North Texas Daily

Review: Black Sabbath’s “13”

Review: Black Sabbath’s “13”

Photo courtesy of Universal Records

Review: Black Sabbath’s “13”
June 13
14:13 2013

Michael Felder / Staff Writer

With over 70 million records sold worldwide and membership in both the UK Music Hall of Fame and the Rock and Roll Hall of Fame, calling Black Sabbath a “big deal” would be a terrible understatement.

Its line-up has changed throughout the years, but 13 represents a new beginning for Black Sabbath, featuring the first songs with the band’s, mostly original lineup in 35 years. Comprised of vocalist Ozzy Osbourne, 64, guitarist Anthony Frank “Tony” Iommi, 65, and songwriter/bassist Terence Michael Joseph “Geezer” Butler, 63, Black Sabbath has been upholding their reputation as pioneers of the heavy metal genre since its first album was released in 1970.

Osbourne was kicked out of the band in 1979 due to his heavy drug use. He would then go on to make ten albums worth of material between 1980 and 2010.

His first solo single, “Crazy Train,” became one of the most recognizable metal songs of all time. Also worth mentioning is that the television show chronicling Osbourne’s home life “The Osbournes,” was MTV’s highest rated reality show of the early 2000’s.

In spite of his past issues with the band, Osbourne’s vocal contribution on 13 makes everything right. He takes Butler’s songs and gives them a nightmarish spin that only someone nicknamed “the Prince of Darkness” could. It’s almost as if he never left the throne. In his voice lies a strange wisdom, the knowledge of being a legend, yet sentenced to an eventual death with the rest of the world. It’s downright scary, which is nothing, if not a sign of the times.

Sabbath’s original drummer, Bill Ward, decided not to participate in the reunion due to “contractual obligations.” Instead of waiting, the band decided that the show must go on, and drummer Brad Wilk definitely helps with that and then some. Famous for his role in the band Rage Against The Machine, Wilk’s drumming brings the entire band together and pushes them just over the edge. It’s loud, but for Black Sabbath, loud is necessary.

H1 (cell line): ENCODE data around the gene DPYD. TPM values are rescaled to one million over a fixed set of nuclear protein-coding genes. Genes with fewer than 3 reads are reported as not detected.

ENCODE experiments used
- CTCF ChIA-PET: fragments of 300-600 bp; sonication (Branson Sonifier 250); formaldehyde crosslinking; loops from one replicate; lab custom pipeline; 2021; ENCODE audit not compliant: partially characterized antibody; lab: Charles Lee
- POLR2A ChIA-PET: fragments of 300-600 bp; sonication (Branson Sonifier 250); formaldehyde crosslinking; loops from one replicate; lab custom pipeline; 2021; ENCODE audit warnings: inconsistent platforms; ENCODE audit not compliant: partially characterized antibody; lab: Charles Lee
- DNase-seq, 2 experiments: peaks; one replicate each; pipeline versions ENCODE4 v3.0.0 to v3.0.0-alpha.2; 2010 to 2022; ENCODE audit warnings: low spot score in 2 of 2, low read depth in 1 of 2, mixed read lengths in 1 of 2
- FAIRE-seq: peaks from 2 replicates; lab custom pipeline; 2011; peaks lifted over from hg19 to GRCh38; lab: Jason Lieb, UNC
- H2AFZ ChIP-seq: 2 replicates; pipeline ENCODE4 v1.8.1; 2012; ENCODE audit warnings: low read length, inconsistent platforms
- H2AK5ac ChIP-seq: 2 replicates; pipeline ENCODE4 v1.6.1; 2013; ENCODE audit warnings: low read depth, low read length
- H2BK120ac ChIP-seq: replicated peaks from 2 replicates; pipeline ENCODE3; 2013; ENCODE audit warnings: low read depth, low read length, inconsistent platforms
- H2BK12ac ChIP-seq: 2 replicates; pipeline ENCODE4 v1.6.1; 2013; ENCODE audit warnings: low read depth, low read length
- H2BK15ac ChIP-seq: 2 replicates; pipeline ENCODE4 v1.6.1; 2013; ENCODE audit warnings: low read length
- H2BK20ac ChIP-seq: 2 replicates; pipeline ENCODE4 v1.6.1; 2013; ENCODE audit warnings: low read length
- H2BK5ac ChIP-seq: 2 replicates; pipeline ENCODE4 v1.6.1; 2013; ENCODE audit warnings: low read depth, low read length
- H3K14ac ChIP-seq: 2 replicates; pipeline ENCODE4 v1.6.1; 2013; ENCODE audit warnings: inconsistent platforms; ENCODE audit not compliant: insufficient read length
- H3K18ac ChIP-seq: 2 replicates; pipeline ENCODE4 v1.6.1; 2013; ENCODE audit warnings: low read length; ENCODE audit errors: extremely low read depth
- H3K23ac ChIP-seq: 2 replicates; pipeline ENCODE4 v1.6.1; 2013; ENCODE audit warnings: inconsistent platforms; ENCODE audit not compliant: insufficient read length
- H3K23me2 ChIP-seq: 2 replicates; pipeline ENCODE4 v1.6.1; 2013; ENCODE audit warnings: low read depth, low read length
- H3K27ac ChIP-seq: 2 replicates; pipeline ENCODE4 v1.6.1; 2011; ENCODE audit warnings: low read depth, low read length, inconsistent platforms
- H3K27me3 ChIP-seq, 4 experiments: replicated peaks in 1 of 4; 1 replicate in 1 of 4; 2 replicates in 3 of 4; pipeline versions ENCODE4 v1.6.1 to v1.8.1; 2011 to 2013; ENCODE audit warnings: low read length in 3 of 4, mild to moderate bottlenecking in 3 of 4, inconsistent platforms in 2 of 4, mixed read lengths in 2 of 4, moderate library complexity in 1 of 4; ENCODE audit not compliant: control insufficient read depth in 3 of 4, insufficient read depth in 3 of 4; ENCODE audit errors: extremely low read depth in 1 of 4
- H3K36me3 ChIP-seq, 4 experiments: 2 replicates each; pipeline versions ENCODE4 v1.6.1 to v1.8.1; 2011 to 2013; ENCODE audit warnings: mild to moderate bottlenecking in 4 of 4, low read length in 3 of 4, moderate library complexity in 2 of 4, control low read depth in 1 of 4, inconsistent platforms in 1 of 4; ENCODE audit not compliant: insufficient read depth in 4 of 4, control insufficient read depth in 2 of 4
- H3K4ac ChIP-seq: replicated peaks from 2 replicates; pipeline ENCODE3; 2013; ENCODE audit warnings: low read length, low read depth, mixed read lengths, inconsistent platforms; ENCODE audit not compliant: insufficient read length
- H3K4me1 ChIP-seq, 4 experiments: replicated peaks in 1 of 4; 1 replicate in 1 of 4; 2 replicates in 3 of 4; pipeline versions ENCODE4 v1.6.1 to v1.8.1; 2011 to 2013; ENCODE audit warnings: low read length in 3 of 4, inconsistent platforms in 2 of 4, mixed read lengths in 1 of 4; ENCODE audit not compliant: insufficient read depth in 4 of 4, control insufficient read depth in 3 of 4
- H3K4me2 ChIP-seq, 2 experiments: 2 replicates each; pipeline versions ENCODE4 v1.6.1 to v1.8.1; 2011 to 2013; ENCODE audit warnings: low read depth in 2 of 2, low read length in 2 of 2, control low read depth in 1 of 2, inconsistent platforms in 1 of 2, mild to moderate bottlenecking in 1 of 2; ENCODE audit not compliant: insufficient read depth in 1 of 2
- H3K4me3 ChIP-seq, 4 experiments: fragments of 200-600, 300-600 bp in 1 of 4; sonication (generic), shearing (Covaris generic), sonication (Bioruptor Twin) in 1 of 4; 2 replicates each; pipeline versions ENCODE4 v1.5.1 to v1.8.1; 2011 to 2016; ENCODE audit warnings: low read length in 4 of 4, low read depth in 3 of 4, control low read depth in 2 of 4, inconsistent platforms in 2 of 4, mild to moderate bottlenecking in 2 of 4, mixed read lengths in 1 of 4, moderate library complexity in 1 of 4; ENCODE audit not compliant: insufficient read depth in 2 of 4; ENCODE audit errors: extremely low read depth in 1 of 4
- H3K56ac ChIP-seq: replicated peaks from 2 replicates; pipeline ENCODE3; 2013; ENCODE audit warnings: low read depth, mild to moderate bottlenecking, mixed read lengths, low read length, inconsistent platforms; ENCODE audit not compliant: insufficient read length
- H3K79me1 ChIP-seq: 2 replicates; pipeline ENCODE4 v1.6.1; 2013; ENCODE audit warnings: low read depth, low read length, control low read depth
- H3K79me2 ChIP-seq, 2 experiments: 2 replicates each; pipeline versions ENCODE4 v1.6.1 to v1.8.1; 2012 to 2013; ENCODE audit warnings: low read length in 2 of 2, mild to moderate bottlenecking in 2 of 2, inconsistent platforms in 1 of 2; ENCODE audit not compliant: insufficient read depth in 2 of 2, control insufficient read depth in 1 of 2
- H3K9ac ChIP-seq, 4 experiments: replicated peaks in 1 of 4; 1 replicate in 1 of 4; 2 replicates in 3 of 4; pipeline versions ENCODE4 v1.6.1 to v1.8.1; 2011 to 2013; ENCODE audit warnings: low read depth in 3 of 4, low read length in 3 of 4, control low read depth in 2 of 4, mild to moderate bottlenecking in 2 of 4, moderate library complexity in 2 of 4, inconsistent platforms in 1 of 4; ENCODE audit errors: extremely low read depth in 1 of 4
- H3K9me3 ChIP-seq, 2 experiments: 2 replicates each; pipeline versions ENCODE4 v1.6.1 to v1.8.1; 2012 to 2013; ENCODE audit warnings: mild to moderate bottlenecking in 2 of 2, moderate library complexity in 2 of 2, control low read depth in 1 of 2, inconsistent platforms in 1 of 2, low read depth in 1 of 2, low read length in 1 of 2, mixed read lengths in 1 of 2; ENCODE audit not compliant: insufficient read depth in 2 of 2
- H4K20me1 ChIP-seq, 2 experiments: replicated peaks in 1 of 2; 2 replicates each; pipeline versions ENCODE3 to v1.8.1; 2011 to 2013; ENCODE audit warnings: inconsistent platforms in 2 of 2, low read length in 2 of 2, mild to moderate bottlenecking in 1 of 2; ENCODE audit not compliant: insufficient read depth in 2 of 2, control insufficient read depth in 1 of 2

Just as the band was reuniting and preparing to record together again, guitarist Tony Iommi was diagnosed with lymphatic cancer. Remarkably, his sound has not waivered and sounds even better. You can almost hear the intense despair flowing out of him and onto his strings. His solos have a strong feeling of urgency to them, minus the churchy organ sound from the band’s earlier work.

Overall, the album’s recording makes Black Sabbath sound better than ever. It’s smooth and focused, without sacrificing its sharp attitude. These qualities can only be credited to the album’s producer, Rick Rubin, who has worked with Aerosmith, AC/DC, Jay-Z, Adele, System of a Down and Kanye West, among others.

Prepare yourself for a long ride with 13: only one song on the album is under five minutes. Though they’re well worth the wait, these longer songs may turn off some listeners who only want a nice four-minute experience. On the flip side, with only eight tracks on the regular version of the album, the length may leave some fans wanting more. Be sure to take advantage of the bonus tracks included on Spotify or on the album’s deluxe edition.

With a trademark hellish vibe that’ll be sure to please die-hard fans of the band as well as newcomers who may only be familiar with a couple of hits, 13 is Black Sabbath’s way of getting back in the saddle. Equal doses of heavy guitars, powerful drum lines and apocalyptic, sometimes paranoid lyrics are all added to the mix to create what is slated to be Black Sabbath’s first (and according to the band, its last) No. 1 album ever. You can never say enough about a legend, so sometimes you just have to sit back and enjoy the show, until the band is out for good.

4 stars out of 5

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